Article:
3. The method of claim 1, wherein:
said step of resolving said required marine vessel movements into a target linear thrust and a target moment about a preselected point of said marine vessel is only performed when said manually operable control device is inactive.
4. The method of claim 1, further comprising:
providing a station keeping mode maintaining said vessel in a selected position comprising providing first and second GPS, global positioning system, devices each located at a preselected fixed position on said vessel and supplying GPS signals.
5. The method of claim 4, comprising providing said GPS signals from said first and second GPS devices to an IMU, inertial measurement unit, and supplying information from said IMU including longitude, latitude, and heading of said vessel.
6. The method of claim 1, wherein:
said first and second internal combustion engines are the sole providers or torque to said first and second marine propulsion devices, respectively.
7. The method of claim 1, wherein:
said first and second rotational positions result in said first and second marine propulsion devices producing first and second thrust vectors which intersect at a point located on a centerline which extends from a bow to a stern of said marine vessel.
8. The method of claim 7, wherein:
said first and second thrust vectors intersect at said preselected point of said marine vessel when said target moment is equal to zero.
9. The method of claim 7, wherein:
said first and second thrust vectors intersect at a point on said centerline other than said preselected point of said marine vessel when said target moment has an absolute value greater than zero.
10. The method of claim 7, wherein:
said first and second rotational positions of said first and second marine propulsion devices are symmetrical about said centerline.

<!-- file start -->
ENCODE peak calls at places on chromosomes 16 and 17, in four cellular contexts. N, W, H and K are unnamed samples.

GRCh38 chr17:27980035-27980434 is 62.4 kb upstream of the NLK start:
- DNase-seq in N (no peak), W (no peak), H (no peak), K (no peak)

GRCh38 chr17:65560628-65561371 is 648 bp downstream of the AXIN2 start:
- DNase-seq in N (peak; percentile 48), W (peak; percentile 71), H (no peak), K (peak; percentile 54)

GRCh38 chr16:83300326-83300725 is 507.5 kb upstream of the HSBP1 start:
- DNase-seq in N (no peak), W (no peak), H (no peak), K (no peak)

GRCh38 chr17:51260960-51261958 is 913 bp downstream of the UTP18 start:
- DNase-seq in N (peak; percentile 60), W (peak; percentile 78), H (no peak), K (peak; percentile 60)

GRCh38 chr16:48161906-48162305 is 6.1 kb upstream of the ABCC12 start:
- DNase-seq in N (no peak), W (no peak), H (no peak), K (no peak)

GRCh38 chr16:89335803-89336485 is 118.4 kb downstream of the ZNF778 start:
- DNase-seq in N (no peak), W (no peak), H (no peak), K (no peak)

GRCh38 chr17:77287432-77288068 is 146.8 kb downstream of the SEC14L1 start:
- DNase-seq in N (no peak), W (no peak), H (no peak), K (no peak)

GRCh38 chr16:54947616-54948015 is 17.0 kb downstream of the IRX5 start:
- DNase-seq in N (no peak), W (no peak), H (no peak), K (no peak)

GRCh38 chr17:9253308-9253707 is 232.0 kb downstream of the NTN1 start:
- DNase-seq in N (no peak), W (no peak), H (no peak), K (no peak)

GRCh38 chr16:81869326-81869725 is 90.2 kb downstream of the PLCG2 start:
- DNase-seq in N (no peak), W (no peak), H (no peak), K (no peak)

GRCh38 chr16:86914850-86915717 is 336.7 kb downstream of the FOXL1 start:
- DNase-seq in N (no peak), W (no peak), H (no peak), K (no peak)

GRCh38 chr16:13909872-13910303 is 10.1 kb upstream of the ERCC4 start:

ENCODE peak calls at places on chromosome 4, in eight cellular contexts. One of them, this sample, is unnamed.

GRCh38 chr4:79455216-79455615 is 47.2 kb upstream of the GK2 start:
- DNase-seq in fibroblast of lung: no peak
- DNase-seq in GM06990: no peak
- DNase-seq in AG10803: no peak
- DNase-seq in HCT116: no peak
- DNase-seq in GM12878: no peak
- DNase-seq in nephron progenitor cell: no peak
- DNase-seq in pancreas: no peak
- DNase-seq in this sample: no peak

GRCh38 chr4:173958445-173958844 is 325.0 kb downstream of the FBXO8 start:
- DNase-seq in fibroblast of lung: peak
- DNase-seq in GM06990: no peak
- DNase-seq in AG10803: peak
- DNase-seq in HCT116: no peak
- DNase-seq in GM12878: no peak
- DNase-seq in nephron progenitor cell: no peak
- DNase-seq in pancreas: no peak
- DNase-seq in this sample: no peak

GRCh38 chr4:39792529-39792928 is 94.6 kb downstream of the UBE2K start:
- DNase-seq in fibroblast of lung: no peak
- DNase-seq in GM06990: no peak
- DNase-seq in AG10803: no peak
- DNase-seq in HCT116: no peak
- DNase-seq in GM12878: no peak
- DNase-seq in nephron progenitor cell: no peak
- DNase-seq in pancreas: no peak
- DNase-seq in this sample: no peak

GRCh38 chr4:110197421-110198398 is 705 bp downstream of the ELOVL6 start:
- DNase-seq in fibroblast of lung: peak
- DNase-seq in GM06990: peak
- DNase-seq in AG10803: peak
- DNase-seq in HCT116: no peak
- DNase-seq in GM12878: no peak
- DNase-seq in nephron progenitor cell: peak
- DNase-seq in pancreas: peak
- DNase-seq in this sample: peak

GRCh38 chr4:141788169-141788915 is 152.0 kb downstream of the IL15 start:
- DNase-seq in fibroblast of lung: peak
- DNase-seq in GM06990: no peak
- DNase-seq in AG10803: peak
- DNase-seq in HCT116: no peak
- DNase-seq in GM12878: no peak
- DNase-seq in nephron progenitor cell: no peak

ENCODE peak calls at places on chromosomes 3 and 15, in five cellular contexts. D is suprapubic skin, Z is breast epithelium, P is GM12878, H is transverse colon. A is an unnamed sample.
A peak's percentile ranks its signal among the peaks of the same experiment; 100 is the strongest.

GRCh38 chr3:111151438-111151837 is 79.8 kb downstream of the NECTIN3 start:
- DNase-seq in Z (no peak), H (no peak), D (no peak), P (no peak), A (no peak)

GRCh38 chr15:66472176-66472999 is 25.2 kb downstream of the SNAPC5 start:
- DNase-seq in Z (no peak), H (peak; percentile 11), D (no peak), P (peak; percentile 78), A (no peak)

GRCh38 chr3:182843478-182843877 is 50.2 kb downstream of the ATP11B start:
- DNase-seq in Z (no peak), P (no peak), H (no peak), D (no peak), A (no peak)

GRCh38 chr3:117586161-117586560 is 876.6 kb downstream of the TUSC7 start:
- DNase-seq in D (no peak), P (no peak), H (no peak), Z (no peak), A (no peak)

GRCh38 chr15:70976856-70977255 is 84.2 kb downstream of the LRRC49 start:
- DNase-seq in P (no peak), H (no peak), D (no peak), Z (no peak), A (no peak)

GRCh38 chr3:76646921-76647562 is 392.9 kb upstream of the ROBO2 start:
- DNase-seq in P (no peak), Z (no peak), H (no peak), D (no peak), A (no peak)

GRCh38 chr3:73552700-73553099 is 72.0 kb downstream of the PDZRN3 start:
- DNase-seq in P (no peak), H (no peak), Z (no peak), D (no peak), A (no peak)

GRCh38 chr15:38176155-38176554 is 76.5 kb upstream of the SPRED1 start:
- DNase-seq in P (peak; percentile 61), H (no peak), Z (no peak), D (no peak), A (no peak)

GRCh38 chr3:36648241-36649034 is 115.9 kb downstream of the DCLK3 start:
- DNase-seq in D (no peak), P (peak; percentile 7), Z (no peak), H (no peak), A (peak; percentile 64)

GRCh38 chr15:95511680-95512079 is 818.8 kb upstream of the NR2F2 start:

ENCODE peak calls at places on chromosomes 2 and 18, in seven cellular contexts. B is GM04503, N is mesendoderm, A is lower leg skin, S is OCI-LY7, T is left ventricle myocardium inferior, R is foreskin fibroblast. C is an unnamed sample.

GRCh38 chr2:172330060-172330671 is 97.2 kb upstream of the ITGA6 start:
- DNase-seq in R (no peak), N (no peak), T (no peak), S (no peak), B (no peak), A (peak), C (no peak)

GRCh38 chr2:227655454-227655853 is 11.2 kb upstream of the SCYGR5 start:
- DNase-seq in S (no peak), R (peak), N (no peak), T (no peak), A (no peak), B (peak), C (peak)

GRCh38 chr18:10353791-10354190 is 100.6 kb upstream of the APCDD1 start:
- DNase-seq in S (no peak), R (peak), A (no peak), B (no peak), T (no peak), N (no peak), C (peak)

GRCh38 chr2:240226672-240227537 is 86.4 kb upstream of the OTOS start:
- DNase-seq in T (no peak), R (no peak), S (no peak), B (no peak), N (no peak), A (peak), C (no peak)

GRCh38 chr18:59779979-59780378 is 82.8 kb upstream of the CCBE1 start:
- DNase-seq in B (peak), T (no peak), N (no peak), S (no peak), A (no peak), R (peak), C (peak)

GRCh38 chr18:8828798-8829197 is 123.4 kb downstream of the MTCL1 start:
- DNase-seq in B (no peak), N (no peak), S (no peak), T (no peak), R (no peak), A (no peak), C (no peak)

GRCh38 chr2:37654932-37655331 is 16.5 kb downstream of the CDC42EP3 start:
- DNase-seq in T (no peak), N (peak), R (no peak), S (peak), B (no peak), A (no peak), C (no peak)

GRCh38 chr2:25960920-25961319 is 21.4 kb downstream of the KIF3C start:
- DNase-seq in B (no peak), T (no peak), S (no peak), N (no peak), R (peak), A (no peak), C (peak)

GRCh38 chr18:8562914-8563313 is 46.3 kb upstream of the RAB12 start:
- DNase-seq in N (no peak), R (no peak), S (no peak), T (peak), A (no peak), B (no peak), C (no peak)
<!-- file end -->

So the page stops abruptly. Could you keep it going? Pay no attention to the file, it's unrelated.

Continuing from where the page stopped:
11. The method of claim 1, wherein:
said manually operable control device is a joystick.
12. The method of claim 1, wherein:
said first marine propulsion device is located on a port side of said centerline and said second marine propulsion device is located on a starboard side of said centerline.
13. The method of claim 12, wherein:
said first marine propulsion device comprises a first propeller attached to a rear portion of said first marine propulsion device to provide a pushing thrust on said first marine propulsion device when said first propeller is rotated in a forward direction; and
said second marine propulsion device comprises a second propeller attached to a rear portion of said second marine propulsion device to provide a pushing thrust on said second marine propulsion device when said second propeller is rotated in a forward direction.
14. The method of claim 1, wherein:
said first and second steering axes are generally parallel to each other.
15. The method of claim 1, wherein:
said preselected point of said marine vessel is a center of gravity of said marine vessel.
16. A method for positioning a marine vessel, comprising the steps of:
obtaining a measured position of said marine vessel;
selecting a desired position of said marine vessel;
determining a current position of said marine vessel;
calculating a difference between said desired and current positions of said marine vessel;
determining required movements of said marine vessel to reduce said difference;
providing a first marine propulsion device which is rotatable about a first steering axis;
providing a second marine propulsion device which is rotatable about a second steering axis;
maneuvering said marine vessel to achieve said required movements; and
providing a manually operable control device which is configured to provide an output signal which is representative of a marine vessel movement command, said manually operable control device having an active state during which it is being manually manipulated and an inactive state when it is not being manually manipulated.
17. The method of claim 16, wherein:
said maneuvering step comprises the steps of